Chicago — A US Postal Service mail carrier was robbed at gunpoint in the West Loop on Saturday morning, according to a Chicago police report. It’s the latest in a series of similar crimes where armed robbers force postal workers to give up the master keys to the mail system.
Saturday’s robbery occurred one block south of the Chicago Police Department’s training academy.
Two men, both wearing masks, rolled up in a dark SUV and pulled a gun on the mail carrier in the 1300 block of West Van Buren around 11:30 a.m., the CPD report said. After getting the victim’s work keys, the offenders told him to run away.
Experts say the stolen master keys, also known as “arrow keys,” are used by theft crews that steal checks, credit cards, and documents to fuel identity theft operations.
Some thieves who use the stolen keys even wear postal service uniform parts as a disguise.
“Basically, the entire U.S. Postal Service is riddled with fraud,” a law enforcement source told CWBChicago last year. And things have only gotten worse since then.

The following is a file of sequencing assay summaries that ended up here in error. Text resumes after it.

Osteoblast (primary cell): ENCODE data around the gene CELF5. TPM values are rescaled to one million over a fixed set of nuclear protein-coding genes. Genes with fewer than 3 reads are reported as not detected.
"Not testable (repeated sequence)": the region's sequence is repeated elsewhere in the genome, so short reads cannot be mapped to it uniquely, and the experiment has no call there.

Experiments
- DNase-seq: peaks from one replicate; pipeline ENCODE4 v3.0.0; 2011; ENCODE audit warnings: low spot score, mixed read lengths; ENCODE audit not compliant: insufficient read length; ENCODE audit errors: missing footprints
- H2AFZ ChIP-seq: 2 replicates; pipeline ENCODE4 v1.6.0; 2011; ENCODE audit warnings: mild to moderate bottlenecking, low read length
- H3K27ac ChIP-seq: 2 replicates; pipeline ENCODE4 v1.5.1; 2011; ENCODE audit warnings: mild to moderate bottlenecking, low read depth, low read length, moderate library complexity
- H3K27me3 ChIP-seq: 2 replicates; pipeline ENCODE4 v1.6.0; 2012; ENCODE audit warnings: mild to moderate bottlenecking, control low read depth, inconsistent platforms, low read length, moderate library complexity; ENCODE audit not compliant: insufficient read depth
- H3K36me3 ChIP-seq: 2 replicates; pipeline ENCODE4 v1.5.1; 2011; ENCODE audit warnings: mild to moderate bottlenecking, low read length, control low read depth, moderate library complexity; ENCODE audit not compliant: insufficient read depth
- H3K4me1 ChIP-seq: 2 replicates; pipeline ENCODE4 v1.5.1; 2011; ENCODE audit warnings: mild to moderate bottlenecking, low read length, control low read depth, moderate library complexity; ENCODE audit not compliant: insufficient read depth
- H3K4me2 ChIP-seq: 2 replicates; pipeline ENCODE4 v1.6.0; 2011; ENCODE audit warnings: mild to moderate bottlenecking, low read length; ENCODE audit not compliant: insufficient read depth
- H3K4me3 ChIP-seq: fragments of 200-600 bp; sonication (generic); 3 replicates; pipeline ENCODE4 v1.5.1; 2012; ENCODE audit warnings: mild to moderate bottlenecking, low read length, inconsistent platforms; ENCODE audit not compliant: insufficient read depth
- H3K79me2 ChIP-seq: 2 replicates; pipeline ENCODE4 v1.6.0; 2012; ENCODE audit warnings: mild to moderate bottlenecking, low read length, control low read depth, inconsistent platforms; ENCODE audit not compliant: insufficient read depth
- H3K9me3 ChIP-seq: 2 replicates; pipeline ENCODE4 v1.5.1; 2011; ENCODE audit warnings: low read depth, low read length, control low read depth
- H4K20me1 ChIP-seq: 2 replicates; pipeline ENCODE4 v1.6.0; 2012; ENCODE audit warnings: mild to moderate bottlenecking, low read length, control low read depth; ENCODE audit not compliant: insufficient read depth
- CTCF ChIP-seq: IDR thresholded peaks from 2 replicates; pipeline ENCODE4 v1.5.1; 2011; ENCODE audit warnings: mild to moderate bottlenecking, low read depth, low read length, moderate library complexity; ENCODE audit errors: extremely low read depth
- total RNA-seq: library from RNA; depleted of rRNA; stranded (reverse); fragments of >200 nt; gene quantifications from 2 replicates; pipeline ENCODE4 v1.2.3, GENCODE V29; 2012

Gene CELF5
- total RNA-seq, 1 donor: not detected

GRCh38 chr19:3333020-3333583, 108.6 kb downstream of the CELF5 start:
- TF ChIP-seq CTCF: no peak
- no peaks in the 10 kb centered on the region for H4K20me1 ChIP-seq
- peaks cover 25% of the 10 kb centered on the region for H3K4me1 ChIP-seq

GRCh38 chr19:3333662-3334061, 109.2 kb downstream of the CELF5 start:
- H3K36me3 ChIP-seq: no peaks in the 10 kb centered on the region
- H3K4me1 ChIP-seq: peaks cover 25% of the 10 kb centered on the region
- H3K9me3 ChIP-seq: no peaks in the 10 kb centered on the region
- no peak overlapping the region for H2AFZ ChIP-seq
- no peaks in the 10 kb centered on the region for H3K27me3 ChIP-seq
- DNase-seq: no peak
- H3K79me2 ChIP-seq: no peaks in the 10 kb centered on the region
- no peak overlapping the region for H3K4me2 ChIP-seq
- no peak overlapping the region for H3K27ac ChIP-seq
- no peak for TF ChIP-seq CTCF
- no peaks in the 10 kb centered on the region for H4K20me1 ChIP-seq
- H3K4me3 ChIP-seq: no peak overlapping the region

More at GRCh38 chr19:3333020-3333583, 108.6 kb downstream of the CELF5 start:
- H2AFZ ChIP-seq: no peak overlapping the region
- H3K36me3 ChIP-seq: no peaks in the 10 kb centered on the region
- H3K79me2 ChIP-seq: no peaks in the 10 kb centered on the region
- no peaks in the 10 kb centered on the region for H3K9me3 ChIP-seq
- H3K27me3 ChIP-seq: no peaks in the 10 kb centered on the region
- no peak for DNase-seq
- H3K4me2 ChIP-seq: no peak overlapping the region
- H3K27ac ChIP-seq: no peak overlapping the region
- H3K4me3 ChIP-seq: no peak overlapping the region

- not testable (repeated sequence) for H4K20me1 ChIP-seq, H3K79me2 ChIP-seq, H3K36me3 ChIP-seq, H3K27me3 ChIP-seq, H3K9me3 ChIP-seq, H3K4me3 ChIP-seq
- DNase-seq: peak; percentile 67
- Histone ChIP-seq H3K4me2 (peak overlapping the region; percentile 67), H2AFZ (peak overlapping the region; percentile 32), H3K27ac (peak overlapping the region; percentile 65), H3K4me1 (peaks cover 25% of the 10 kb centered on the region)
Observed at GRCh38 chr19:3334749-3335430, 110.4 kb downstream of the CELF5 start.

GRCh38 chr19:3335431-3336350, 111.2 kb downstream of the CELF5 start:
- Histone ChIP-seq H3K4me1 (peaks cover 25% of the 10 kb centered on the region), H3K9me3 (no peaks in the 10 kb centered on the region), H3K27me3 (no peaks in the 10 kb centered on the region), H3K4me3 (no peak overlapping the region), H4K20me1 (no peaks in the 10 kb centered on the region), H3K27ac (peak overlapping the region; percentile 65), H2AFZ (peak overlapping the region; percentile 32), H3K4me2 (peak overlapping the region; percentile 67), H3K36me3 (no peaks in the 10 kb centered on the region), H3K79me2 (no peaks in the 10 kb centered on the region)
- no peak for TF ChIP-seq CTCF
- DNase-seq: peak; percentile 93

A CWB source said that mail thieves are “part of a larger operation that uses stolen mail to open checking accounts and launder stolen checks,” among other crimes.
In one tricky scheme known as “check washing,” criminals use common chemicals to erase ink on stolen checks, then write the check for a large sum. The fraudulent checks are then either cashed or sold online.
According to the Sun-Times, more than 17,000 check fraud cases have been reported this year in Illinois, up from 13,000 for all of last year.
The local postal workers’ union president told the Sun-Times that some members were thinking about not going out on their routes because their work had become too dangerous.